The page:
Ecosystem Studies & Management
Boreal Forest & Arctic Tundra Dynamics
The Boreal Forest Ecosystem
A mature spruce stand near Delta Junction, Alaska
The circumpolar boreal forest is an integral part of the global ecosystem and has important influences on the global cycling of energy, carbon and water. Over the past 30 years, global boreal forests have experienced a significant amount of warming and drying which, if trends continue as predicted, are likely to induce feedbacks that may further influence global climate.
The goal of the Woods Hole Research Center’s work in this region is to quantify the magnitude and variability of carbon exchange, assess the mechanisms by which fire disturbance influences these processes, and characterize how changes in these ecosystems respond to and are influencing climate. By synthesizing results from direct field measurements, satellite remote sensing and ecosystem modeling, Center scientists study the processes driving changes in the boreal forest in order to inform assessments and predictions of how those changes will be expressed under a future climate regime.
Scientists at the Woods Hole Research Center are contributing to understanding the changing Arctic, and how these changes will influence the global climate system. WHRC projects are studying arctic tundra and boreal forests in Russia and North America, with the objective of learning how climate change is altering carbon storage in these globally important ecosystems, and understanding how these changes feedback on climate. Center researchers also are studying the largest arctic rivers in Russia, Canada, and Alaska, working to understand how increasing river discharge driven by global warming will influence ocean circulation and climate over the coming century. Much work remains to be done, but the Woods Hole Research Center is committed to improving the scientific understanding of the Arctic in order to better inform policy makers and the public as they make decisions impacting the Arctic and the global climate system.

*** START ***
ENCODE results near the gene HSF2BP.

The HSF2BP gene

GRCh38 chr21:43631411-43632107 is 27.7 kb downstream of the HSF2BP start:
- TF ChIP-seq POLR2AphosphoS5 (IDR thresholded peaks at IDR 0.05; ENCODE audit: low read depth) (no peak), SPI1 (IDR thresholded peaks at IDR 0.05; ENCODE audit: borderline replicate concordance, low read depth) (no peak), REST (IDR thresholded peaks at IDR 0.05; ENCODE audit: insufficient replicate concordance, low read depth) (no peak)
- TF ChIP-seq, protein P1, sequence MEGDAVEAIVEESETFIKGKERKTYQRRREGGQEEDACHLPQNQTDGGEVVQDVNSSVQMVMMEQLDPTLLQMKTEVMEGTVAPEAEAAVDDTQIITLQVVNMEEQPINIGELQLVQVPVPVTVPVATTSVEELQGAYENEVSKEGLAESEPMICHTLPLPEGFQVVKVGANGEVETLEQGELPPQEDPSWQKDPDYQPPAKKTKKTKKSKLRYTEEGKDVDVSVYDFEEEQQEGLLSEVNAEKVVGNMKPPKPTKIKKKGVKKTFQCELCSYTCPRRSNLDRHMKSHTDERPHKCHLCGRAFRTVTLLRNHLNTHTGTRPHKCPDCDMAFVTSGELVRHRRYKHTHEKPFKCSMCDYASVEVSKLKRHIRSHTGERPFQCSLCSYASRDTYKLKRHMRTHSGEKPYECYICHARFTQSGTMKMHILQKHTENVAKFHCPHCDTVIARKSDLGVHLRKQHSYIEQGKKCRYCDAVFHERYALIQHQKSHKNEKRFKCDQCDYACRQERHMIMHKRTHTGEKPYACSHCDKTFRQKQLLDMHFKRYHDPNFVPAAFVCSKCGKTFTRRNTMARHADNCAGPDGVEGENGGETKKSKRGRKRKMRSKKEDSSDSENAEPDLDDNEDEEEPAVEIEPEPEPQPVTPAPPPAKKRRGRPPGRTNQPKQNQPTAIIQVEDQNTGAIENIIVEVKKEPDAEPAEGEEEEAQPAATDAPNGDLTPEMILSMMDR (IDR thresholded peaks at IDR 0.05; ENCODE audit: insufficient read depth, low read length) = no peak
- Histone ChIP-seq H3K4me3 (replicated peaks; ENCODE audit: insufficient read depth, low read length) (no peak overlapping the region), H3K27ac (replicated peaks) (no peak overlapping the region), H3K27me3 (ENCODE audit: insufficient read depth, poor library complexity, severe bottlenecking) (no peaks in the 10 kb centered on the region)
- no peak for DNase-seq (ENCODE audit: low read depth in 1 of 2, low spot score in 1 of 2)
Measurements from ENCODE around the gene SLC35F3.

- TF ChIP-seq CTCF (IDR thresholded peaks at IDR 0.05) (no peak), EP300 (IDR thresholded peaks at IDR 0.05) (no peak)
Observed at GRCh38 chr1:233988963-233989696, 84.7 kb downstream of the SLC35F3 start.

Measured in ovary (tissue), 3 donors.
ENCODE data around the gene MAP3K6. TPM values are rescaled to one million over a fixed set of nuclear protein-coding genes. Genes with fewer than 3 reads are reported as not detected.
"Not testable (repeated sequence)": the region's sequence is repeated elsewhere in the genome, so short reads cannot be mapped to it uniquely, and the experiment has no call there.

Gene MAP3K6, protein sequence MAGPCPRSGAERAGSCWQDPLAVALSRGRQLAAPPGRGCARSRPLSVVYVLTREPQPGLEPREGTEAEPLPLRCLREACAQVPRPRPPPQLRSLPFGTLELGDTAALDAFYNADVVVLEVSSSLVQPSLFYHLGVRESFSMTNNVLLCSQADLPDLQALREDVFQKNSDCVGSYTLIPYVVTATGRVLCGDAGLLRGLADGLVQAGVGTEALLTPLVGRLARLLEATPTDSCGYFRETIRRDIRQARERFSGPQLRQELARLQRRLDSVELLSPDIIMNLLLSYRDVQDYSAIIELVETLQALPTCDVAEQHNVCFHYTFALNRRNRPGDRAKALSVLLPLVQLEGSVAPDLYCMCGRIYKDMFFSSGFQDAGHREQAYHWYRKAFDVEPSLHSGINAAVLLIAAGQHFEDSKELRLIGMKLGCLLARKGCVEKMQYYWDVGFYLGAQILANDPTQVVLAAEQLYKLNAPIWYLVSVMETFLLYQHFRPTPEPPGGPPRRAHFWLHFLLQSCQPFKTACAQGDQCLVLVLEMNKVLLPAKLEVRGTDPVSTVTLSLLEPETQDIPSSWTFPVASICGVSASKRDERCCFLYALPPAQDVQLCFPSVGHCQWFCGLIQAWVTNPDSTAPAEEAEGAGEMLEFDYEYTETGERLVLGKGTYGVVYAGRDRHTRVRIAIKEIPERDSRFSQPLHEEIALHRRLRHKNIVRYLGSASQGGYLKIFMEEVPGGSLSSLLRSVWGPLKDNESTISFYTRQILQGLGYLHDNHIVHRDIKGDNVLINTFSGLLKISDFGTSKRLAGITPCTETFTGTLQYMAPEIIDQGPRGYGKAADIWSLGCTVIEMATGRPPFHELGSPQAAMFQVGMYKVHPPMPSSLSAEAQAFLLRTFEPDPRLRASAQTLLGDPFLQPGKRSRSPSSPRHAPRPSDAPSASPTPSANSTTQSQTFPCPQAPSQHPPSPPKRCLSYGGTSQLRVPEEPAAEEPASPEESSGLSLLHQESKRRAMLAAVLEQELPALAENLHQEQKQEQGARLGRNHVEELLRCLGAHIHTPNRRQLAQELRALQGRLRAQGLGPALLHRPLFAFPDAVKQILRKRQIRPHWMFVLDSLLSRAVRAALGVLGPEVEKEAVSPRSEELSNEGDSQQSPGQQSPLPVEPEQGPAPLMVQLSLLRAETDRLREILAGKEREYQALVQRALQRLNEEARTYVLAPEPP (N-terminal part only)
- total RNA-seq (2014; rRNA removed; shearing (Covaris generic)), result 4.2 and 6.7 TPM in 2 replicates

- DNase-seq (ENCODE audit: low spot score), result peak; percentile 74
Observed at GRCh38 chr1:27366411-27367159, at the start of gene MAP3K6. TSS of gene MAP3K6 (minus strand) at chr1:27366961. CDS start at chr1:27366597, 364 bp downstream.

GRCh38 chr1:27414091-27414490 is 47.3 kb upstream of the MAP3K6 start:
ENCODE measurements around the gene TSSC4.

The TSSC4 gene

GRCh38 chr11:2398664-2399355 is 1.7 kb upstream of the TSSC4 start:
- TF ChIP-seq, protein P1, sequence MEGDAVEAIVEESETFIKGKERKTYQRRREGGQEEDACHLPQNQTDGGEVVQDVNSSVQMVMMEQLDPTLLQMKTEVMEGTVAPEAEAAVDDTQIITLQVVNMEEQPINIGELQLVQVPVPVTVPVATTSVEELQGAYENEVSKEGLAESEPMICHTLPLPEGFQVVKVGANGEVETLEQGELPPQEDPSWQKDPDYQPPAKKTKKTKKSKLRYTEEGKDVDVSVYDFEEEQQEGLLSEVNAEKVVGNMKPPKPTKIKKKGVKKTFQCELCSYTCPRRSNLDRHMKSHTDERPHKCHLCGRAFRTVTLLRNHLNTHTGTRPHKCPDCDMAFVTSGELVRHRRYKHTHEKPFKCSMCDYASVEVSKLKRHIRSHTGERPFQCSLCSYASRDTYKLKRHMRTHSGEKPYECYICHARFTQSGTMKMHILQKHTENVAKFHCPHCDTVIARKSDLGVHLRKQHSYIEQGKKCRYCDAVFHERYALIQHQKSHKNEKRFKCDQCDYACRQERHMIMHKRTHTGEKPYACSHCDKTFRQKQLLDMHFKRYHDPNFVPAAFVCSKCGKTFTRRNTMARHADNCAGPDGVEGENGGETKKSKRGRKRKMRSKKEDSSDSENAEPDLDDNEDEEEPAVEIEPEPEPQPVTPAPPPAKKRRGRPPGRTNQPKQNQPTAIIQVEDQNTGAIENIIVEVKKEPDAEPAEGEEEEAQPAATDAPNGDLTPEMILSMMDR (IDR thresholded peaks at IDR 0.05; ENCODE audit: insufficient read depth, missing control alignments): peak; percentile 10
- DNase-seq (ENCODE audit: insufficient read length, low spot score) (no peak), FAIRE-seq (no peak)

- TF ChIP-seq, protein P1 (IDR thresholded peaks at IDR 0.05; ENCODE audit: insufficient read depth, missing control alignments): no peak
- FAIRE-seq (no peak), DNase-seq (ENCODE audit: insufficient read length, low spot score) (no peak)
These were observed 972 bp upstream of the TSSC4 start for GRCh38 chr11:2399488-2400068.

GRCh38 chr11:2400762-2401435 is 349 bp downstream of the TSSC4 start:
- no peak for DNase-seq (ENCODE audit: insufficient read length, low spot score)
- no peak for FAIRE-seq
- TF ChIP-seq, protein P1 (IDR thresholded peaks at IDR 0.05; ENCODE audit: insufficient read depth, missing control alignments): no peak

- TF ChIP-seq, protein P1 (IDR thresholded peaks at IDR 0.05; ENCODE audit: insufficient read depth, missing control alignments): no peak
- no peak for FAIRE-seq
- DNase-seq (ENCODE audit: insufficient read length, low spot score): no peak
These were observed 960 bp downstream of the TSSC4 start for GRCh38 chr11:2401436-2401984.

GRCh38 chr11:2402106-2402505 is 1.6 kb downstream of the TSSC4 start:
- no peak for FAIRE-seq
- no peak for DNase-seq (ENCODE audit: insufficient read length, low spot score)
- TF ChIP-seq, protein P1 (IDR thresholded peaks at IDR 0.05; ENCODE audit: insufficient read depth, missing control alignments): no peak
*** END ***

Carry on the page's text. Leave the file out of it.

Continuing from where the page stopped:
The Importance of Boreal Forests
Coverage of Boreal Forests
MODIS Tree Cover data displaying the forests of North America and Eurasia. Percent tree cover increases as colors become darker.
Boreal forests and woodlands cover approximately 14.5% of the earth's land surface, comprising an area of nearly 16 million square kilometers (5.7 million square miles) – or about the size of the conterminous United States. The boreal region forms a circumpolar band throughout the northern hemisphere, extending through Russia, Northern Europe, Canada, and Alaska (see image, right). The southern limit of the boreal forest biome is not a distinctly defined boundary, but generally varies between 50° and 60°N latitude, although in Siberia it dips as far south as 45°N. The North American boreal region makes up approximately one third of the global boreal biome, and thus constitutes a significant component of the boreal carbon pool.
Carbon Storage in Boreal Forests
The boreal region covers just under 15% of the global land surface, but contains over 30% of all carbon contained in the terrestrial biome. This is largely due to the disproportionate amount of carbon held in boreal soils compared to other forest biomes. In general, the amount of carbon stored in forest soils is controlled by the rate of supply and release of carbon. Carbon is supplied to the soil through litterfall, fallen woody debris, and root mortality. This detritus is subsequently decomposed through various microbial pathways and the carbon is released to the atmosphere.
Comparison of Carbon Storage in Boreal, Temperate, and Tropical Forests
|Biome||Area (x 106 ha)||Soil Carbon (Pg)||Plant Biomass Carbon (Pg)||Total Carbon (Pg)|
|Based on Kasischke, 2000
(One Pg [petagram]=one billion metric tonnes or one trillion kg)
In boreal regions, extremely low temperatures promote the formation of cold and frozen soils called permafrost. The cold temperatures within these soils reduce decomposition rates, thereby leading to the development of deep organic soils that may be hundreds of years old. These cold, often saturated or frozen organic soils release relatively little CO2 to the atmosphere through microbial respiration, although large amounts may be rapidly released by increasingly frequent forest fires, which also generate deep soil thawing once the insulating blanket of moss and peat is removed.
View "Bio Bulletin: The Ecology of Climate Change" video here.
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